The Lens convened a panel of five criminal and juvenile criminal justice experts from the New Orleans area to address issues surrounding the new French Quarter Curfew, LGBTQ youth issues in juvenile facilities, the rebuilding of the Youth Studies Center, and the school-to-prison pipeline. (While the discussion is focused on New Orleans, many of the topics covered are relevant to communities everywhere.)
For those who are unaware, I am a native of New Orleans. This is one reason that I take the issue of juvenile justice so very seriously. All one needs is a moment on Google to see just how many hurdles we face down here ranging from the disparity in how justice is meted out according to race to the profound lack of effective facilities and trained staff.
This was thrown into very sharp relief recently when a 26 year old juvenile justice specialist was attacked in the Bridge City Center for Youth. The unnamed woman watched as inmates barricaded the door, ripped the phone from the wall, smashed her radio, and spent the next 45 minutes groping and threatening to rape her. The three youth’s involved were age 14, 15, and 16 respectively.
According to the Sheriff’s Office, as one of the boys cursed and taunted the woman, one of the boys was seen with his genitals exposed in front of the woman. The accused “ringleader,” Normand said, was being held in the facility on attempted murder charges.
The woman was rescued after one of the boys covered the security camera with a rug, blacking out the camera. An employee passing the video viewing room noticed the camera blacked out and alerted other counselors.
There are many troubling aspects to this, and in my opinion most of them are directly traceable to lack of funding and accountability. An editorial on NOLA.com points out many of the worrisome issues surrounding this incident:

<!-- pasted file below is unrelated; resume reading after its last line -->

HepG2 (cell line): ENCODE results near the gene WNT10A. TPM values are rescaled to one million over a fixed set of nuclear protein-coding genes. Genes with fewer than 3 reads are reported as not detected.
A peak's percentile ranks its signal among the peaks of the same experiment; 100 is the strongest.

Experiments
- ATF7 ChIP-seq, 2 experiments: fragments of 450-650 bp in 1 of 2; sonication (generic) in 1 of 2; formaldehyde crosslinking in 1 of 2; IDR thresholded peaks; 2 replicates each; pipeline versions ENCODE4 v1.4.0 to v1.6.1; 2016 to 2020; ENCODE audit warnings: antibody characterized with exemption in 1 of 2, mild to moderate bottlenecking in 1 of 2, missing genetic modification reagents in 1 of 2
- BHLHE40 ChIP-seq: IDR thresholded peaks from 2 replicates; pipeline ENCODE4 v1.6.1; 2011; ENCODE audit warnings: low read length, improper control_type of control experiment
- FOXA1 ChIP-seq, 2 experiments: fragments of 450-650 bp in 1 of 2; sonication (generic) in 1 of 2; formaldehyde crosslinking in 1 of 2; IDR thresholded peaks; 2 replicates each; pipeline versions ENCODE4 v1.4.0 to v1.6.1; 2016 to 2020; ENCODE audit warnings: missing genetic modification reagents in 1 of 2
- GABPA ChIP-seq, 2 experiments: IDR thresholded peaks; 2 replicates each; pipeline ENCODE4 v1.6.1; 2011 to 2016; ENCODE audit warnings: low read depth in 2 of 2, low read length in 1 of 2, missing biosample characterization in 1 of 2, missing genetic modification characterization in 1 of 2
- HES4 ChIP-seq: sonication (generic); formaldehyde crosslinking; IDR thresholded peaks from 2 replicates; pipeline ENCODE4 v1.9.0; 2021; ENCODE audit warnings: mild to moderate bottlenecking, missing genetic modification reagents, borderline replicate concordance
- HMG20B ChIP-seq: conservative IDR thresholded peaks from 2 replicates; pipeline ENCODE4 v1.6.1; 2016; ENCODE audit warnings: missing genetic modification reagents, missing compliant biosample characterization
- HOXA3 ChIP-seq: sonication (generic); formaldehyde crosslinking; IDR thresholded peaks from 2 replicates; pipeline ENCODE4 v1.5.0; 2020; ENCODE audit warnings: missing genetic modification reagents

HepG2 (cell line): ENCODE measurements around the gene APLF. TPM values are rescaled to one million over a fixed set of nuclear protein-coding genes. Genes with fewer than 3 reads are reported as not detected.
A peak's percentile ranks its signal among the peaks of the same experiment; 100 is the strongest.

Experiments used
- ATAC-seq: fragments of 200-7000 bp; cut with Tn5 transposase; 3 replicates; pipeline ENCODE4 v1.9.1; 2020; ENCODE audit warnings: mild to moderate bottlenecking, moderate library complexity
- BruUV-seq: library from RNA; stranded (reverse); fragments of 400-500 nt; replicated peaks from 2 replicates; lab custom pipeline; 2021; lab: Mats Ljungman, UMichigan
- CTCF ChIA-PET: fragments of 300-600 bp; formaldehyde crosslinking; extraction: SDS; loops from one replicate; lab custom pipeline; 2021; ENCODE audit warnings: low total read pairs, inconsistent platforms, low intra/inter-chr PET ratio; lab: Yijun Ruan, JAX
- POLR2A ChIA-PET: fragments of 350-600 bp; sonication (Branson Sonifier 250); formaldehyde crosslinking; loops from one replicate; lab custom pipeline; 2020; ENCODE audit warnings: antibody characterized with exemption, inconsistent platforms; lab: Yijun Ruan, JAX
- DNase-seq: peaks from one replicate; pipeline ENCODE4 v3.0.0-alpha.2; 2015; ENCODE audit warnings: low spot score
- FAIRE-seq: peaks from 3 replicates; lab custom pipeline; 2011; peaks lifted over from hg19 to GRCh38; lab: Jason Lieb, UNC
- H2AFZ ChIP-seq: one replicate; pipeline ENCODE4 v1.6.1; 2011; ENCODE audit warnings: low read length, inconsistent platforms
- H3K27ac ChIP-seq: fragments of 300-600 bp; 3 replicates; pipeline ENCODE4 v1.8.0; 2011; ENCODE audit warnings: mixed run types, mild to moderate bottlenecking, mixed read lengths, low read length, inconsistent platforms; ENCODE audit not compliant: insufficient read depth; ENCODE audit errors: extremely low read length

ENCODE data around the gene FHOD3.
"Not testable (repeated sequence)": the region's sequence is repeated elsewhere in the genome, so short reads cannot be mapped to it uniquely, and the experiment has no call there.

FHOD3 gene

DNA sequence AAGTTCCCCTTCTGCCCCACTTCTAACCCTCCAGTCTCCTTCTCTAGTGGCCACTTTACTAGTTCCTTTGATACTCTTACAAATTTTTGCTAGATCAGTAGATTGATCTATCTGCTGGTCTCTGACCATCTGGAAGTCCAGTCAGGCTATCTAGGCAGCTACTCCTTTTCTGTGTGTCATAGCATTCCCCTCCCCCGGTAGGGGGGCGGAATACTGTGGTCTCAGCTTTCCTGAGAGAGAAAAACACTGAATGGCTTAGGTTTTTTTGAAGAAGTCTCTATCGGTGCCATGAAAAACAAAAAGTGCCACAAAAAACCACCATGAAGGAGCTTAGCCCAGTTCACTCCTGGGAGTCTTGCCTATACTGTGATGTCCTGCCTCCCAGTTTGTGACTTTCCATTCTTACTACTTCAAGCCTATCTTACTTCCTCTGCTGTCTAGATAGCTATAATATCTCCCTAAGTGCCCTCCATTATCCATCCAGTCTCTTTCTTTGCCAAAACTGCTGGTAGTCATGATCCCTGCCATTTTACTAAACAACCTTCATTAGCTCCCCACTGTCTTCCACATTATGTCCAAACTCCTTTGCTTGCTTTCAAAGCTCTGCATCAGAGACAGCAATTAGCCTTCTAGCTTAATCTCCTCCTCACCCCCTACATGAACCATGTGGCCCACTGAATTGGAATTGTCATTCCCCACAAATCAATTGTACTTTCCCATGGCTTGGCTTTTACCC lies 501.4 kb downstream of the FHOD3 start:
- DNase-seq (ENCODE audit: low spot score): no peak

But while the office is characterizing its response as swift, one important action didn’t happen quickly: reporting the incident to local law enforcement. The Jefferson Parish Sheriff’s Office didn’t learn about the attack until two days after it happened, according to spokesman Col. John Fortunato. That delay is hard to understand. Even though the suspects were already in custody, local law enforcement officials surely should be alerted when a crime takes place at the center. If calling the Sheriff’s Office isn’t part of the youth center’s protocol, it should be.
Investigators also need to determine why a single female counselor was supervising 11 teenage boys on her own. Two other employees were absent, but there should be a better backup plan when there are staffing shortages.
How’s that for a direct effect of staff shortages? Having a young woman assaulted and threatened with rape. It’s a side of the equation that many don’t even consider. The editorial also touches on the aspect that I find most troublesome – how long it took for someone to notice.
The WDSU report notes that the woman was assigned to the justice dormitory because two other employees were absent. That may well be the case, but one young woman to eleven youth offenders is not a safe equation no matter how you slice it. The editorial continues:
It’s also troubling that it took nearly an hour for other staffers to realize the woman was in trouble. Another employee, who happened to be passing the video control room, noticed an inmate throwing a rug over a camera, Col. Fortunato said. Video cameras are only useful as a monitoring tool if someone is paying attention to them.
So another staffer noticed because he happened to be walking by the video monitoring room? Where were the staff that were supposed to be watching the feed? Were they downsized out of a job or were they simply neglecting their duties?
Unfortunately this is not an isolated incident for the facility. Not only that but the local law enforcement agrees with assessment that budget cuts are to blame. Maya Rodriguez of WWL TV brings us the details (keep your eyes out for Dana Kaplan, who we recently interviewed here on HE):
“The state has got to step up and provide the necessary funding to make sure that these facilities are safe and secure and that’s not what’s happening at the present time,” said Sheriff Normand. How true. His campaign to release juvenile records however is an iffy one. A number of programs like that have been being implemented across the U.S. and many of them have crashed and burned. Among others the ACLU is challenging the practice in a number of jurisdictions.